Guyana’s debt could reach 66% by 2020 – analyst projects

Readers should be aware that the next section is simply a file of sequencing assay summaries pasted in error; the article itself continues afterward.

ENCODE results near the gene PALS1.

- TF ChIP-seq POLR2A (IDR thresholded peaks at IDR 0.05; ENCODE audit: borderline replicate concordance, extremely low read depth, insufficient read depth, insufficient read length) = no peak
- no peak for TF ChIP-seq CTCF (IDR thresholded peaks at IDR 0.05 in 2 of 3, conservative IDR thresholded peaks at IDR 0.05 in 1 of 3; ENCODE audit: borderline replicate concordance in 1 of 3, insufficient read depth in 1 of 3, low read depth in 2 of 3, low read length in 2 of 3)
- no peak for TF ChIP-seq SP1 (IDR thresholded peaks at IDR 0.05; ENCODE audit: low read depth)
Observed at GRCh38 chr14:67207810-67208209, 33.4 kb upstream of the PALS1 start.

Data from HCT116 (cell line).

first_imgWith increased borrowing, Guyana can see itself in a place where the debt will be 66 per cent of the Gross Domestic Product by 2020, former Executive member of the Alliance For Change (AFC) and overseas-based Guyanese financial analyst, Sasenarine Singh has projected.Former AFC Executive Sasenarine SinghThe former AFC member told Guyana Times that this projection is based on the current Administration’s trend of spending in such a weak economy.“The IMF in their Staff Report revealed in 2015 said that “the Debt to GDP ratio was 48.3 per cent. This is expected to skyrocket to 55.1 per cent by the end of 2017.”To compound the issue, Singh pointed out that the traditional sectors of the economy – the six sisters – which include rice, sugar, bauxite and forestry, have been shrinking save and except for gold.“If five of the six sectors are underperforming and only one is stable. Then, why would you, in that environment, go out and borrow so much money over the last two years. It is financially irresponsible and I believe that the civil society has a role to pull the Government in check,” he asserted.PovertyWhile underscoring the potential Guyana has to become a wealthy nation based on the vast number of natural resources, the financial analyst said if this trend continues, this dream will never be realised. In fact, there could be a repeat of what happened in Guyana for 50 years gone by, in the next 50 years.“You would be condemning the people to 50 more years of poverty if the Granger Administration does not change course and wake up. And do not tell me about oil,” Singh said, adding “just look at Equatorial Guinea and Nigeria and the way those economies were managed and why would you expect any difference from this Administration?”In providing his views on the recent International Monterey Fund (IMF) Article IV Consultation Report for Guyana, Singh said the expectation that in 2017 the fiscal deficit is set to deteriorate indicates that Government’s operation is grossly inefficient and they are spending way more that is normal to achive tangible outcomes.In 2015, Guyana also recorded a negative fiscal balance of 0.2 per cent, while in 2016 the figure was at negative 2.9 per cent and the expectation in 2017 it will be negative 7.2 per cent. “This basically means that the Government is spending way more than it’s earning and if it is spending way more than its earning, then how does it fill this financial gap?” he questioned.“It means they will have to borrow more. It also means they will have to tax the people more in 2018 and one just has to look at the projection that the Administration has provided to the IMF, it shows that tax revenue as a percentage of GDP is set to increase in 2018 compared to 2017.How does that happen – by taxing the people more. And these are very important discoveries because the Granger Administration has become very economical with the financial truth these days. The solution is to cut waste from the Public Sector,” he added.Another point raised by the financial analyst was the fact that Government is constantly in both the domestic and international market looking to borrow.This according to him will crowd out opportunities for the local Private Sector, which is also facing many issues since the slow up of the economy.Non-performing loansSpeaking about the IMF report which also revealed that non-performing loans remain high remain high at 12.9 per cent of total loans, Singh said for persons to understand how this is affecting business, persons would have to first understand what is a non-performing loan.“It is basically bank loans that are borrowers have not been servicing their instalments or interests for 90 days or more. It means bad debt. It means that the banks will have to put aside portions of their profits to write-off those loans if they fail to recover them by the courts” he explained.According to him, the loan portfolio of commercial banks did not perform well during 2016 and this exposes the fact that business people and other private consumer borrowers are struggling to pay their loans.last_img read more